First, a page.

The ossicle bones amplify the signal. Each of the three are shaped specially so there is a lever mechanism such that the stapes (attached to a membrane called the oval window in the cochlea), moves approximately three times the distance travelled by the malleus.
Why the need to amplify the signal? This is because the signal is now going to pass into a liquid medium in the inner ear.
The inner ear – cochlea
Liquid is a barrier to sound, and the stapes acts like a pump on the oval window membrane and cleverly the membrane of the round window (see figure 2 showing the Cochlea) expands to compensate for the movement of the liquid inside the cochlea.
If we were to unwind the cochlea, we would see an ingenious basilar membrane which tapers for higher frequencies inside the cochlea, rather like a xylophone, so that whatever combined frequencies come in from the oval window vibration, are immediately split up into their component frequencies! This is effectively an instantaneous frequency analyser, so that whatever signal is coming in composed of many frequencies, immediately causes different parts of the basilar membrane to vibrate! Such an ingenious device will make any electrical engineer marvel, since unlike digital frequency analysers used often today, this instantaneously splits the incoming sound up into its component frequencies, rather like having a miniature gremlin (but a concert pianist!) playing a keyboard in your inner ear!
The final part of the hearing system is achieved by the organ of corti running along on top of the basilar membrane. This has tiny little hairs (stereocilia) on it which send an electrical signal according to each frequency excited by the incoming signal. It is astonishing that each cilia (0.00025 mm thick – this is less than 1/70th of the thickness of a human hair! ) when disturbed by the tectorial membrane (which touches the cilia above), has a little trapdoor at its side which opens with a spring attached to an adjacent hair! This allows electrical ions in the electrically charged fluid, within that part of the cochlea, to then excite a set of nerves to send the signal to different parts of the cerebral cortex in the brain, depending on whether it is music or speech.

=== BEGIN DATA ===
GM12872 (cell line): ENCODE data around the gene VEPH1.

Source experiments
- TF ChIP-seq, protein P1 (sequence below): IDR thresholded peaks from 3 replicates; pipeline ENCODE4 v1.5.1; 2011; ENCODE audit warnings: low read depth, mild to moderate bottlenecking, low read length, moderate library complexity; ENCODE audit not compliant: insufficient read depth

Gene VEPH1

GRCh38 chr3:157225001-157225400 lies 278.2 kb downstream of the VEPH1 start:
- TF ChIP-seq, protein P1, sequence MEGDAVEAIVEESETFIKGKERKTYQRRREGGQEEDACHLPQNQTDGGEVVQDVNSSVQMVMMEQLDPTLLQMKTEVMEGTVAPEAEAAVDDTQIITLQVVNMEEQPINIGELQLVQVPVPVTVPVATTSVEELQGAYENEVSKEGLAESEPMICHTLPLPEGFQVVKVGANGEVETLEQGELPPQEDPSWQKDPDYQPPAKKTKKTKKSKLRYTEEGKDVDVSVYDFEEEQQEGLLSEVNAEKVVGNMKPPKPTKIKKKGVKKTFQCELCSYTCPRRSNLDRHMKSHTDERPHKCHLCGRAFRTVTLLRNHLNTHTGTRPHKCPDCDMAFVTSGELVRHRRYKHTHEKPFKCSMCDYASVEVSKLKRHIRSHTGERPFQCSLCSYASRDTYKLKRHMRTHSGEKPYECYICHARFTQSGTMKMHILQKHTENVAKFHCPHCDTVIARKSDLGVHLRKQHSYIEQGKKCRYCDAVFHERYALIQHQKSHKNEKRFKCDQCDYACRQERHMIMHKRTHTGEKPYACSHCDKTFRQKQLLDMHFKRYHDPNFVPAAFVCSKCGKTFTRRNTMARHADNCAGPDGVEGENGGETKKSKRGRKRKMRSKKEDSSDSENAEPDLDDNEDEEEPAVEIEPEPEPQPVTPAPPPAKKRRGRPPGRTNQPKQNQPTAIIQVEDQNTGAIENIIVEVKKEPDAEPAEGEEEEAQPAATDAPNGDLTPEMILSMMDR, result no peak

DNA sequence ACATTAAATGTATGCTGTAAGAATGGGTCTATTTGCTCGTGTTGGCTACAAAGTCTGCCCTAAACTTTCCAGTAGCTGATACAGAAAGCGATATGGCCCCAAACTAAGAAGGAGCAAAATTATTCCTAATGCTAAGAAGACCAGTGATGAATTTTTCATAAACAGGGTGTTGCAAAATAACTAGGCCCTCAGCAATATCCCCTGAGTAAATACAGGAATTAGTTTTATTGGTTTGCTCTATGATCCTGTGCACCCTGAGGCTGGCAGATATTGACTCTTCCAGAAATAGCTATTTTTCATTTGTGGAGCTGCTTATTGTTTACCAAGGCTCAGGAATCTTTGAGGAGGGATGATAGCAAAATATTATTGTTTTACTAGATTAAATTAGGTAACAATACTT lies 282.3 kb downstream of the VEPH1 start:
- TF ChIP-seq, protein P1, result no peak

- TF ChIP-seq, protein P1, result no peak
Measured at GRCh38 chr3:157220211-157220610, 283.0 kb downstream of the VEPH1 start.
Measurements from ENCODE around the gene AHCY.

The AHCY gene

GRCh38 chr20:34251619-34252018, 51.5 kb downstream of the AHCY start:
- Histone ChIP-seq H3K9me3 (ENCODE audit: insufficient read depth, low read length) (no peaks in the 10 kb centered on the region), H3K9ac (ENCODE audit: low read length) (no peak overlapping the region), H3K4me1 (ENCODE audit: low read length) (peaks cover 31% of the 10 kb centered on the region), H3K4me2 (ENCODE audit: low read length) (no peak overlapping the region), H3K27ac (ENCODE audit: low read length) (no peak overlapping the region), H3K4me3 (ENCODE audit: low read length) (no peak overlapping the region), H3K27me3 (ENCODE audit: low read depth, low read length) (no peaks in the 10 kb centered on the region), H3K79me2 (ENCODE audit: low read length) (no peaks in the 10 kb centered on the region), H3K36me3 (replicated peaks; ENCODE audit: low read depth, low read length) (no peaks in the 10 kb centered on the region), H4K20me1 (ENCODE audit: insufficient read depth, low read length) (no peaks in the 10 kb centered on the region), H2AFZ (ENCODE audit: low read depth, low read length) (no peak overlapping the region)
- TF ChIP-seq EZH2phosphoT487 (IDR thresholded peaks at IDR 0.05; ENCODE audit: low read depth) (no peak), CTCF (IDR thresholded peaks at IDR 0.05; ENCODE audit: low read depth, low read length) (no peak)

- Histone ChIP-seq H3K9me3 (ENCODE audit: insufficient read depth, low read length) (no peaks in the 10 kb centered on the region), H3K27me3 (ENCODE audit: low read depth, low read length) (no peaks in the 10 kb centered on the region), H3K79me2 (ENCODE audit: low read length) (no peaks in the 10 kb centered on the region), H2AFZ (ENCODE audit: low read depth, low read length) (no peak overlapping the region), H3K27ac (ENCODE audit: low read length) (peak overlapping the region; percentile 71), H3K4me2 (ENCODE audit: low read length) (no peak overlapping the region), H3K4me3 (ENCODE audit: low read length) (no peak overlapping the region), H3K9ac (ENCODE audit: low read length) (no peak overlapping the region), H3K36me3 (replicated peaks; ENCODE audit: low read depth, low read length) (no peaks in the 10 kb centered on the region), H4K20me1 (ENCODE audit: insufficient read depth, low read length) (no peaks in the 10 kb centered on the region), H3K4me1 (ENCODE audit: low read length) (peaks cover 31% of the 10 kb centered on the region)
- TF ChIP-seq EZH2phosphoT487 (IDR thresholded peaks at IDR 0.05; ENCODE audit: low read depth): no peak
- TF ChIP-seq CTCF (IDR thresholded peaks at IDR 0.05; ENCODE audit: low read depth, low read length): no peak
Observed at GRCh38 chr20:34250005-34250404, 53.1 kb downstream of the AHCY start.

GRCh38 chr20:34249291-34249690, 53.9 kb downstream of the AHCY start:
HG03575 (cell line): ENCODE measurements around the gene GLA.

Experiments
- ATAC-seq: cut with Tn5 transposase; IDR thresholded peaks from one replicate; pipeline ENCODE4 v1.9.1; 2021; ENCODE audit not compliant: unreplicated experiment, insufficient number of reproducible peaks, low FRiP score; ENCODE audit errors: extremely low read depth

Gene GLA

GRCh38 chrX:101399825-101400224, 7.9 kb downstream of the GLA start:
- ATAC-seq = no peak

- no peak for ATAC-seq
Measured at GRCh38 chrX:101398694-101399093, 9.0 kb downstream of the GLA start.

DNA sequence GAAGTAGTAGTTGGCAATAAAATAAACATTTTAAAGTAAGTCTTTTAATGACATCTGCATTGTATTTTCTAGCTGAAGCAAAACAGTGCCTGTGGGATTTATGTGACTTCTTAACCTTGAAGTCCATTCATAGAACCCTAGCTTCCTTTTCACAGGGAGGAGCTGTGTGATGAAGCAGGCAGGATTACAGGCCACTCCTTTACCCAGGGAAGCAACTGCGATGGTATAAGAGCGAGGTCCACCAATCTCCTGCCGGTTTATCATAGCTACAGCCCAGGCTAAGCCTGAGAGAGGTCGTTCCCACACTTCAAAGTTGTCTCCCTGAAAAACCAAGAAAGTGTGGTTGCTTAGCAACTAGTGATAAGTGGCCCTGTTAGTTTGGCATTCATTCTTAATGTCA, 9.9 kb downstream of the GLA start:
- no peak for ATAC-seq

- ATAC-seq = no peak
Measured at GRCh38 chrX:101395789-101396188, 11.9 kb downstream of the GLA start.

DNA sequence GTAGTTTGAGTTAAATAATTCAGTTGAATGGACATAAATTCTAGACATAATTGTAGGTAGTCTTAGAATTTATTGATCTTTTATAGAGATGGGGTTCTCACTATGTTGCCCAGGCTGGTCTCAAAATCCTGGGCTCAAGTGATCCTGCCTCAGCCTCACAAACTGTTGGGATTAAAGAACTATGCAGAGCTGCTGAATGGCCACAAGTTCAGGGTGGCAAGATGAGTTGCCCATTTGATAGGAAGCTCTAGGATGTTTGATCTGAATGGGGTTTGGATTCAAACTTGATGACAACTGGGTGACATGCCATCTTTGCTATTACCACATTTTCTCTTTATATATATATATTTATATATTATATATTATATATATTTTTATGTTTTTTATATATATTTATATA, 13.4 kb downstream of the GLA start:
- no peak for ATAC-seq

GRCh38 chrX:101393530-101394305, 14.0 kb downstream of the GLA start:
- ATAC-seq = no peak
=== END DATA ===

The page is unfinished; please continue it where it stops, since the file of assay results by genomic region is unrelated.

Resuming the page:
Such a system involving air vibrations, mechanical, chemical and electrical engineering is frankly astonishing and confirms the intelligent design of the ear. Surely we can only echo the glorious statements from Proverbs and the Psalms, as cited above: “The hearing ear, and the seeing eye, the Lord has made them both” and “I will praise thee; for I am fearfully and wonderfully made: marvellous are thy works; and that my soul knoweth right well.”
A version of this article has also appeared in one section (pp. 180-183) of the book Wonders of Creation – Design in a fallen world co-authored with Professor Stuart Burgess and Brian Edwards and published by Day One, 2017.